According to the 28/36 rule, keep your monthly mortgage payment to no more than 28% of your gross monthly income (before taxes), and tack on no more than 36% of your total monthly income when factoring in all other debts, such as auto and student loans.

The price of your first home will influence the size of your monthly payment; give it some thought before you try to borrow the max amount a lender will allow. Doing so could raise your monthly payments to an unaffordable level and cost you more interest over the long run. Consider paying more towards your initial down payment (if you can afford it) and try to get your monthly payment within a manageable level.

Monthly housing expenses

On top of your monthly mortgage payments, you’ll also need to account for other housing costs, including property taxes, homeowners insurance, and homeowners association (HOA) dues.

Property taxes and homeowners insurance are required for almost all homeowners, and are often rolled into a monthly mortgage payment. However, they can vary widely depending on the state you’re in and whether your target home is in an urban area or floodplain.

HOA fees also exist in many development communities and are typically paid by condominium owners. Combined, these costs can tack on hundreds, if not thousands, in added monthly expenses.

It’s a good idea to isolate these costs when house hunting. They can help you narrow down a location and what kind of house you want (or don’t want).

Use our home affordability calculator to help you calculate out how much house you can afford.

3. Shop with multiple mortgage lenders

Rates and fees among different mortgage lenders can vary widely. That’s why it’s a good idea to shop around and compare costs with three to five different lenders, including large banks, credit unions, and even online lenders.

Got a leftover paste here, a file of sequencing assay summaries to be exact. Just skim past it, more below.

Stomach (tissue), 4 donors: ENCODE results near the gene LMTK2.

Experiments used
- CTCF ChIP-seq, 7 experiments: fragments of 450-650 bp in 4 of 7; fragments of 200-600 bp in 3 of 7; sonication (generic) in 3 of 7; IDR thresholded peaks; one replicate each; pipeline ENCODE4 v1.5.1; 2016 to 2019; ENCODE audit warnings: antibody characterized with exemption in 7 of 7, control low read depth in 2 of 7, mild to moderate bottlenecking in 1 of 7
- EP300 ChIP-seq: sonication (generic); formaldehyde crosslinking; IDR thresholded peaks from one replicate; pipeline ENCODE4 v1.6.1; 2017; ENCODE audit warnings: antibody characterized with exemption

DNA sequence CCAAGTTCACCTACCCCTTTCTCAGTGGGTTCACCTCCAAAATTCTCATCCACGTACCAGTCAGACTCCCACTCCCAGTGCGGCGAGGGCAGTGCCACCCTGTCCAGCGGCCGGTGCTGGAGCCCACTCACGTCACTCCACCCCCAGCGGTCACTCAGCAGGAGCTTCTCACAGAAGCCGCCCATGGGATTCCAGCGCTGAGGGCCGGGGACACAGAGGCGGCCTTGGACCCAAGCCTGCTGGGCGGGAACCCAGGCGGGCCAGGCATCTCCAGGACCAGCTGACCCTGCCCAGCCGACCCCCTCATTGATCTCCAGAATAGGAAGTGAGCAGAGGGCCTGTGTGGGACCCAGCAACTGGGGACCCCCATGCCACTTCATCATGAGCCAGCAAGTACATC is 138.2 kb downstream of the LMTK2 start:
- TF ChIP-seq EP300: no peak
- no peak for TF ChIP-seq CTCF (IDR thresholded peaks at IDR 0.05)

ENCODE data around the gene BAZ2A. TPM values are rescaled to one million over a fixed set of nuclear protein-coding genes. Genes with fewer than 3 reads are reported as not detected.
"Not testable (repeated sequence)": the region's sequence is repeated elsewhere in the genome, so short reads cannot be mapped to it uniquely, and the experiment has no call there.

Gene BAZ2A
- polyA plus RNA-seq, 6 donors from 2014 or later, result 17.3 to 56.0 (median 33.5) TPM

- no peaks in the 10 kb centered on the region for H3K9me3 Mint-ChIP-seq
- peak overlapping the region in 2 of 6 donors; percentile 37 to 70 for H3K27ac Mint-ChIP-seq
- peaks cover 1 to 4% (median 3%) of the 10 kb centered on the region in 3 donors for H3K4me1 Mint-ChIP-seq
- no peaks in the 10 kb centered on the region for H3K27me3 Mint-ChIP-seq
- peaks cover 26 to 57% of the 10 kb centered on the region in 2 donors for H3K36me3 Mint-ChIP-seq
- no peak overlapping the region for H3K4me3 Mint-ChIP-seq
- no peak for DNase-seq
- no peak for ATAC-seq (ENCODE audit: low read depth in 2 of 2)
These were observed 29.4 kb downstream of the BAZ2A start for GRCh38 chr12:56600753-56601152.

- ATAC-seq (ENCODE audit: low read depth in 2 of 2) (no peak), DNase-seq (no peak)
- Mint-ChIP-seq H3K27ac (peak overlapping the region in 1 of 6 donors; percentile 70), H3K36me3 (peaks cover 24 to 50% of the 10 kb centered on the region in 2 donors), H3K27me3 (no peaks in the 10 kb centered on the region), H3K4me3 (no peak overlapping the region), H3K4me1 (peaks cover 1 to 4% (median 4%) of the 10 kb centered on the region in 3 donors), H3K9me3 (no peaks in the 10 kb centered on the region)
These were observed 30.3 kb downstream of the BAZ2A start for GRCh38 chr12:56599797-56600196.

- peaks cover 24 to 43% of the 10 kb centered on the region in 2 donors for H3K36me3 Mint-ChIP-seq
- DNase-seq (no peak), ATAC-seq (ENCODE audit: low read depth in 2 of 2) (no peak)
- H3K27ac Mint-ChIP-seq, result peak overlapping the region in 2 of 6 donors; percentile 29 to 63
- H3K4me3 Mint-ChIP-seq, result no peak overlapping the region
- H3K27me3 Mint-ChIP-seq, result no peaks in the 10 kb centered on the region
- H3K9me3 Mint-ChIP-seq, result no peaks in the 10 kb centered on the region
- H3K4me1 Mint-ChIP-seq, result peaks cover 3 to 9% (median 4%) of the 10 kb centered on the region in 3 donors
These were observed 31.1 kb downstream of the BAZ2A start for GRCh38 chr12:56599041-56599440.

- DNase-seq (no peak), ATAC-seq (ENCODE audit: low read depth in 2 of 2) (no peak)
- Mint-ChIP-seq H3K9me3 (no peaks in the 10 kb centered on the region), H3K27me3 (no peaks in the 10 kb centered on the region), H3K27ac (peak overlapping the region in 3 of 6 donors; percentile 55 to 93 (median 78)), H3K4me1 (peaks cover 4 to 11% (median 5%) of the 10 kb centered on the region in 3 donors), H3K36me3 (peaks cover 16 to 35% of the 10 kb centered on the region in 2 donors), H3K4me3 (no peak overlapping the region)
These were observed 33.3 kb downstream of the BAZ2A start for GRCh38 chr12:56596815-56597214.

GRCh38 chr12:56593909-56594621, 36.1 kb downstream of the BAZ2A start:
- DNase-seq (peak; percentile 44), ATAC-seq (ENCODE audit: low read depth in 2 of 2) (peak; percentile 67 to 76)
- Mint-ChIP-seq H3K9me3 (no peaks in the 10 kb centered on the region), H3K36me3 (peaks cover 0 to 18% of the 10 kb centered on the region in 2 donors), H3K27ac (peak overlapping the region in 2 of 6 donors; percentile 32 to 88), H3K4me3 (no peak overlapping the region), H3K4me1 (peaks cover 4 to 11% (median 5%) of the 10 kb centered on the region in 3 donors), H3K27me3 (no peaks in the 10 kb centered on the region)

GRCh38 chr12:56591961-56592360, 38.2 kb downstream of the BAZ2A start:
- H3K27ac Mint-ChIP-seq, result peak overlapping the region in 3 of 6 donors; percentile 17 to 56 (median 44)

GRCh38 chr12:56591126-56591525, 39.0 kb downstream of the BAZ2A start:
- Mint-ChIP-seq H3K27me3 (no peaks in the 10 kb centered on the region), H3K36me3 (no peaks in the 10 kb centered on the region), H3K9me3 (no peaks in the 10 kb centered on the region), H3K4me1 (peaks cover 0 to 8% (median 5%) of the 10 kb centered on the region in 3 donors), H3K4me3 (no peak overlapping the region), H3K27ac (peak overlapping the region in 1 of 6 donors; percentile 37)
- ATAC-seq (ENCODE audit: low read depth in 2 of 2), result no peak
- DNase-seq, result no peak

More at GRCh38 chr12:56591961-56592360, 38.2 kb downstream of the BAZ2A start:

Request loan estimates from each lender when getting preapproved for a mortgage. Having loan estimates detailing what your mortgage and closing costs might be based on current interest rates is key to choosing the right loan. Another tip: Try to obtain all your loan estimates on the same day to compare apples to apples, as quoted mortgage rates can vary from day-to-day.

Don’t worry about credit inquiries from multiple lenders dinging your credit score; the credit companies log multiple credit checks from mortgage lenders made within a 45-day window as a single credit check, according to the Consumer Financial Protection Bureau.

For each lender you talk to, check out third-party reviews and customer satisfaction ratings, particularly when it comes to loan servicing as well as loan origination. Often overlooked, these factors can impact the time needed to close and the mortgage repayment process long after closing.

4. Get preapproved for a mortgage

Once you’ve found a mortgage lender you’re satisfied with, you’ll want to get preapproved for a mortgage loan. The idea here is to establish a budget before you start home shopping.